The more people you cart along with you, the easier your decision gets. Class B’s are compact, rarely sleep more than four people, and feel cramped with more than two. On the other end of the spectrum, some large Class A’s fit up to five adults and five kids.
Living full-time in an RV is different from a quick weekend camping trip. An RV might claim to sleep six people, but that doesn’t mean six people can comfortably live in it long-term.
You need personal space to stay sane. If you jam a family of four into a Class B and are constantly bumping into each other, it won’t be an enjoyable experience.
As a full-timer, you also need more space to store gear. Before choosing a model, make a list of everything you plan to load into your RV. And if you have kids, don’t forget storage space for toys.
So the more people you have with you, the more likely you are to have to buy a more expensive class of vehicle.
Do You Have Pets?
Bringing along a small furry friend might not seem like it’d make much of a difference, but you need to account for their bed, toys, food, leashes, and a litter box and litter for cats.
I’ve met many RVers who travel with their pet and fit everything into a small camper van. That said, if you have kids, multiple pets, or are claustrophobic, look for something bigger.
Having a pet also influences the price you have to pay for an RV. If you plan to live with a mischievous pup that loves chewing everything to shreds, you probably won’t want to invest in a brand-new $200,000 motor home. In a house, you can restrict your pet to certain areas to prevent them from destroying things. In an RV, that’s not as easy.
Other pet expenses like food, medicine, and supplies are the same as they are in a house.
What Climate Do You Camp In?
If you plan to live in the freezing cold or scorching heat, you need an RV that can protect you from the elements.
Cheap, old RVs have poor insulation, which means it’s easier for the outside temperature to seep inside the RV. If you plan to save money by purchasing an old camper or converting a vehicle from scratch, you may need to add in your own insulation.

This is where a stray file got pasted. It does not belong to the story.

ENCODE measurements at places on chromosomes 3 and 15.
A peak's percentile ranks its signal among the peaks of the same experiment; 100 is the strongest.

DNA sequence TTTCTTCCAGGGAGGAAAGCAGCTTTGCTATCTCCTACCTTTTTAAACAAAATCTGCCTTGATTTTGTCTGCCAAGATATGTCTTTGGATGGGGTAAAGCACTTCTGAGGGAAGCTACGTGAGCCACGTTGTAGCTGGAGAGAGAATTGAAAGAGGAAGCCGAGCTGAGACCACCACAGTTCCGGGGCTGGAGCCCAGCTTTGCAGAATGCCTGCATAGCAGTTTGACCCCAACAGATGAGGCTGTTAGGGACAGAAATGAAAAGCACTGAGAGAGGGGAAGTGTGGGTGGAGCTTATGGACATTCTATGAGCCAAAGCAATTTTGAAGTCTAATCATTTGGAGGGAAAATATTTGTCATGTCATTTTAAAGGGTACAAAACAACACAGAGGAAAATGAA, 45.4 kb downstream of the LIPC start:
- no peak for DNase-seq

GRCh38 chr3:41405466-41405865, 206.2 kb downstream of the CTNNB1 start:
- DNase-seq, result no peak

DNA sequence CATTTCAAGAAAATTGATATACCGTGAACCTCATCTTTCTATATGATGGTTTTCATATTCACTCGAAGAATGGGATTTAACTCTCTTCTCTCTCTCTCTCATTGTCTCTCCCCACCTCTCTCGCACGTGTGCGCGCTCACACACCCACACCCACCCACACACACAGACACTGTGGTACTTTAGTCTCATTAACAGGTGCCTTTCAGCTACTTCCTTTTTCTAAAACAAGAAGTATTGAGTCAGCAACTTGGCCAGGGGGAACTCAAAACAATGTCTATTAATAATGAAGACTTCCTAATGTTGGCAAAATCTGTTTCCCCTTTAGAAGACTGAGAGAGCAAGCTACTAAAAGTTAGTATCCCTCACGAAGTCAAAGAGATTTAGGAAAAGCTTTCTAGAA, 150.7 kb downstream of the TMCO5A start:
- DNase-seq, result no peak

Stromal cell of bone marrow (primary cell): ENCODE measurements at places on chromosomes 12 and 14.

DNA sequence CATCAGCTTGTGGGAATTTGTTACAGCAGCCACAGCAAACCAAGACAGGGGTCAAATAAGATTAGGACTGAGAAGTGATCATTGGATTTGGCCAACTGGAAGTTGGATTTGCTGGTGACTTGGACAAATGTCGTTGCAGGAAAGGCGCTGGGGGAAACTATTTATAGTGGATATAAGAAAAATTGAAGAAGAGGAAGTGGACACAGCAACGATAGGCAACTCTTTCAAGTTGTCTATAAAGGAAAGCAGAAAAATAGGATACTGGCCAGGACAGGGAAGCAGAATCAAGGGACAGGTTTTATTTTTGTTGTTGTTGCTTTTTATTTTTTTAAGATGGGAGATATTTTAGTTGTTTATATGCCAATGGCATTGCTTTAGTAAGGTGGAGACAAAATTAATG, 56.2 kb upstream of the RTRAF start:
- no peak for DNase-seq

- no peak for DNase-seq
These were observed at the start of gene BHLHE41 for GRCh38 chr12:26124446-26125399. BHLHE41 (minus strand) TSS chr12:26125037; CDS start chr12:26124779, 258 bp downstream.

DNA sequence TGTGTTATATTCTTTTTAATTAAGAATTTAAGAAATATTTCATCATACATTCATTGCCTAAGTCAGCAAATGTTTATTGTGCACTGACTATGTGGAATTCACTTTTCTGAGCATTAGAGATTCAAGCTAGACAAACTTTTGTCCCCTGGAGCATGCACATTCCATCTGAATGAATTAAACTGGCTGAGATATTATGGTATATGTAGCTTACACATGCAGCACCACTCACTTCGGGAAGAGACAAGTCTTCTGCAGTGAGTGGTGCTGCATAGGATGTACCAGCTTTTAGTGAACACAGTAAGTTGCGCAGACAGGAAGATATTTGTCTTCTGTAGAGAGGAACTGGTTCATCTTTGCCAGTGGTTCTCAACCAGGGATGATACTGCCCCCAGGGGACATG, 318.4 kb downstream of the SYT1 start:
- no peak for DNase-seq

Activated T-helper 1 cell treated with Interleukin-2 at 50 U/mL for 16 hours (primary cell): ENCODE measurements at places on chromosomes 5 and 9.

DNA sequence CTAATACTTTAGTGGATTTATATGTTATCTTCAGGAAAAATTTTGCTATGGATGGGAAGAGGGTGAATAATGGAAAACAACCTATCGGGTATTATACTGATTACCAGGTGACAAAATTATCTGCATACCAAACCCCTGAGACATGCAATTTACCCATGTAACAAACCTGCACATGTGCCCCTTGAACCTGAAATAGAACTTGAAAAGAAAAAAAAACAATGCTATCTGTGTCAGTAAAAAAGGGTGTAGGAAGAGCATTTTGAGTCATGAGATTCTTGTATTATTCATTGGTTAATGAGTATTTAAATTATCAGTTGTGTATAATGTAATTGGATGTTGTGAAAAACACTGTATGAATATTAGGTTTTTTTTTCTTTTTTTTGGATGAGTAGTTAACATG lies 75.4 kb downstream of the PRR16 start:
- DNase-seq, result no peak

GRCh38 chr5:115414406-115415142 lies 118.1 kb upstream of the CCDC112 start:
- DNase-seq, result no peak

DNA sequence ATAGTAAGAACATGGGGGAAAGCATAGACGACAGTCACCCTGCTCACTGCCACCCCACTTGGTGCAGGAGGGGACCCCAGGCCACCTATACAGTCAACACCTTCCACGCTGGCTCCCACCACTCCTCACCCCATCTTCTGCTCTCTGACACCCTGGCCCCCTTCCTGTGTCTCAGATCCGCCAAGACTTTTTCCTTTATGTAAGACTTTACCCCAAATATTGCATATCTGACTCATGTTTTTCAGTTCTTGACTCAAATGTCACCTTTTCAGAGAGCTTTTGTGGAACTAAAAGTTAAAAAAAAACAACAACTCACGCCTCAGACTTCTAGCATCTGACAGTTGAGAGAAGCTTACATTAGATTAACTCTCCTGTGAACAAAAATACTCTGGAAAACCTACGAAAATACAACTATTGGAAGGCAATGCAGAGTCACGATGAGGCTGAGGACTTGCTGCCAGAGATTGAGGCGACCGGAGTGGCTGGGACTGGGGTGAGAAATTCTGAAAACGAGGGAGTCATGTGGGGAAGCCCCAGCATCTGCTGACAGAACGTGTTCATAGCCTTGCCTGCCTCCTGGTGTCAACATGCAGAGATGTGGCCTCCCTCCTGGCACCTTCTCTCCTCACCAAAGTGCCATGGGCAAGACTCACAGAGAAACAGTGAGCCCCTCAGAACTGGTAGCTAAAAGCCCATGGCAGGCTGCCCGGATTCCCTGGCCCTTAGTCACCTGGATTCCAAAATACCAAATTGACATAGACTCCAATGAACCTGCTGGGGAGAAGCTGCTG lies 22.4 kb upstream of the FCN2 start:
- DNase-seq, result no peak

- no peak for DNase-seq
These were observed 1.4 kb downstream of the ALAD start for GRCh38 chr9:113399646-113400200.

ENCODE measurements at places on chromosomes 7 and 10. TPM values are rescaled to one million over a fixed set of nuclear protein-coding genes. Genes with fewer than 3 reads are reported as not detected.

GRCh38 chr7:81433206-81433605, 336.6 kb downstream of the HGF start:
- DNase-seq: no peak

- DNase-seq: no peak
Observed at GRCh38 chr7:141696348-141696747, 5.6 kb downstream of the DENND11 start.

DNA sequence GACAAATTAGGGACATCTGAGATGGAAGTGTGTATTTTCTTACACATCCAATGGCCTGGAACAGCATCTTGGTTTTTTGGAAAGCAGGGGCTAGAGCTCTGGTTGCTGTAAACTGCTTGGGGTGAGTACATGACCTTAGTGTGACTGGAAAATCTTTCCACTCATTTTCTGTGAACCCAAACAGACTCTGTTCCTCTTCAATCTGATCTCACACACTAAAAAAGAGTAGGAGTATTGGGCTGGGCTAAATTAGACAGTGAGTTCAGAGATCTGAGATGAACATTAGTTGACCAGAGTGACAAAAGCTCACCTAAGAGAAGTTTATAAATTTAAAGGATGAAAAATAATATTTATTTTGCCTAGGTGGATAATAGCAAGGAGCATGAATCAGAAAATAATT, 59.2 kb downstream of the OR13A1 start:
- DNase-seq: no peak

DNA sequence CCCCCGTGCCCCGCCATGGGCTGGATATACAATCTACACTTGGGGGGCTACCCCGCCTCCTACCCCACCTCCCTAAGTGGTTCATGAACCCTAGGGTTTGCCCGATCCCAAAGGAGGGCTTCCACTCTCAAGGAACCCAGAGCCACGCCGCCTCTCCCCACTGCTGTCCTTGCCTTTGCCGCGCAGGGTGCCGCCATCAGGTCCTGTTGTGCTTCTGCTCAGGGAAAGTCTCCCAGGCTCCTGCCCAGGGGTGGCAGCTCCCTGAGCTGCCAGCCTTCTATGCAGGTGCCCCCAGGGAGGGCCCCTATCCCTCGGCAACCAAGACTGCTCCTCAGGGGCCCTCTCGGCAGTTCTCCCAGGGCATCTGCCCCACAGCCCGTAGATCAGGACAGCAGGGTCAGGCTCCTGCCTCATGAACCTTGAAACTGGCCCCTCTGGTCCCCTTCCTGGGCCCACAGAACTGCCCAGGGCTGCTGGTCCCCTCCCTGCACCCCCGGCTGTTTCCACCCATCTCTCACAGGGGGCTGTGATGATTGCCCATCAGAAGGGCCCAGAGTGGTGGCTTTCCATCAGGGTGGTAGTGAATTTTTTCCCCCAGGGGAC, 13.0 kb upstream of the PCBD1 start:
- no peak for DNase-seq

A spray foam insulation kit for a Class B motor home would run you roughly $400. The larger the RV, the more money you spend.
Some RV models are specifically built for cold weather. Each RV company markets these RVs differently, and there is no universal standard. For example, Heartland RVs offers an Extreme Weather Package, and Keystone RVs has a Four Seasons Living Package.
You also need to factor in the extra cost to run the furnace or air conditioning in extreme climates.
Do You Need a Bathroom and Shower?
Larger RVs come with a bathroom and shower. That’s not always the case with a Class B or converted vehicle.
In compact RVs, a toilet and shower take up already limited storage space. Many RVers I’ve spoken to initially thought they couldn’t live without a bathroom or shower onboard but later discovered public and “natural” restrooms aren’t as bad as they imagined.
An RV with a toilet and shower also presents some logistical issues when camping in places without hookups for water. It’s cheaper than a park with hookups, but you need to consider the size of the water holding tanks, especially when living with multiple people. Holding tanks range from 25 to 100 gallons and vary by model. The bigger your group, the bigger tanks you need.
While some dump stations are free, most I’ve seen cost $10 per dump. The smaller your tanks, the more often you dump. And the more often you dump, the more you pay.
If you purchase an RV without a bathroom and later decide you want a toilet, you can add one yourself. There’s a solution for every budget:
- Portable Camping Toilet: A collapsible toilet-shaped bucket you fill with toilet bags; under $50 plus the ongoing cost of toilet bags, which cost just under $1 each
- Porta Potti Toilet: A portable toilet with a built-in tank that flushes; under $200
- Cassette Toilet: A permanently attached toilet with portable exterior blackwater tank; under $600